Sustainable land management by restoration of short water cycles and preventionof irreversible matter losses from topsoils
W. Ripl, M. Eiseltováhttps://doi.org/10.17221/133/2009-PSECitation:Ripl W., Eiseltová M. (2009): Sustainable land management by restoration of short water cycles and preventionof irreversible matter losses from topsoils. Plant Soil Environ., 55: 404-410.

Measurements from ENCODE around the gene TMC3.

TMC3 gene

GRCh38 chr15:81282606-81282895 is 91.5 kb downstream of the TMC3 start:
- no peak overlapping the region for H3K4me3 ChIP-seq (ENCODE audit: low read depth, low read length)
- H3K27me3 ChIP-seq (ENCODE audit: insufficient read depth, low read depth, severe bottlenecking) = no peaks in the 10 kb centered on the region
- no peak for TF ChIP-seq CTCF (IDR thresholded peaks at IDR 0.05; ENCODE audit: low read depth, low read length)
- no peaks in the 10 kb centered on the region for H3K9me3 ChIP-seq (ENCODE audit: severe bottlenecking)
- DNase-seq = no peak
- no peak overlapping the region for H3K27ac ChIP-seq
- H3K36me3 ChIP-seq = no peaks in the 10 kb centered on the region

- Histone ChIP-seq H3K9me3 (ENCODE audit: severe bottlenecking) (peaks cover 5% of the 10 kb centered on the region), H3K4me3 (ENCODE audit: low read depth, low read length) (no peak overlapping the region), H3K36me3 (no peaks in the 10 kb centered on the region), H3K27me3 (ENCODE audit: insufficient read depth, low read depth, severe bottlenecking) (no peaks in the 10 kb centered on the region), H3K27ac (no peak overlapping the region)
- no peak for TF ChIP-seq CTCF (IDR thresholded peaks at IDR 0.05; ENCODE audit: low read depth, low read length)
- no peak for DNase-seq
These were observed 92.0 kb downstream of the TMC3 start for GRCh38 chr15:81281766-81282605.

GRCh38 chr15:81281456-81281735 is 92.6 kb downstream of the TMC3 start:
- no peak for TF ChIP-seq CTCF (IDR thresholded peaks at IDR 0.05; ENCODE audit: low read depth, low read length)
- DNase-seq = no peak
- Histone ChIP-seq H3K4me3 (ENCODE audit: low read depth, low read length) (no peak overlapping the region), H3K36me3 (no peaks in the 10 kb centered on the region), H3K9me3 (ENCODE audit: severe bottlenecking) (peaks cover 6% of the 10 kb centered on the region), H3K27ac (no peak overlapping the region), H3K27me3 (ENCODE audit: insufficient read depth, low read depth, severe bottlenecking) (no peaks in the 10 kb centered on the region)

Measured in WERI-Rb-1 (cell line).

Sustainable land management requires that water and matter (nutrients and base cations) are efficiently recycled within ecosystems so that irreversible losses of matter from topsoils are minimised. Matter losses are connected to water flow. The division of water into evapotranspiration that is loss-free, and seepage to groundwater or surface water flow that both carry material losses, is decisive in determining total losses of dissolved matter in a given catchment. Investigations of areal matter losses confirmed the instrumental role of vegetation cover. Areal matter losses measured in agricultural catchments in Germany were on average between 1–1.5 tons of dissolved matter per ha per year, i.e. some 50 to 100 times higher than those from unmanaged land in a virgin forest. Such high losses continuously reduce soil fertility and can hardly be compensated by fertilisation. Some suggestions on how to achieve sustainable management of agricultural land and maintain high soil fertility are presented – the priority is to close water and matter cycles through the incorporation of more natural vegetation cover into our landscapes and to restore the energy-dissipative properties of ecosystems.Keywords:agriculture; energy dissipation; irreversible matter losses; soil fertility; sustainable land management; water dynamics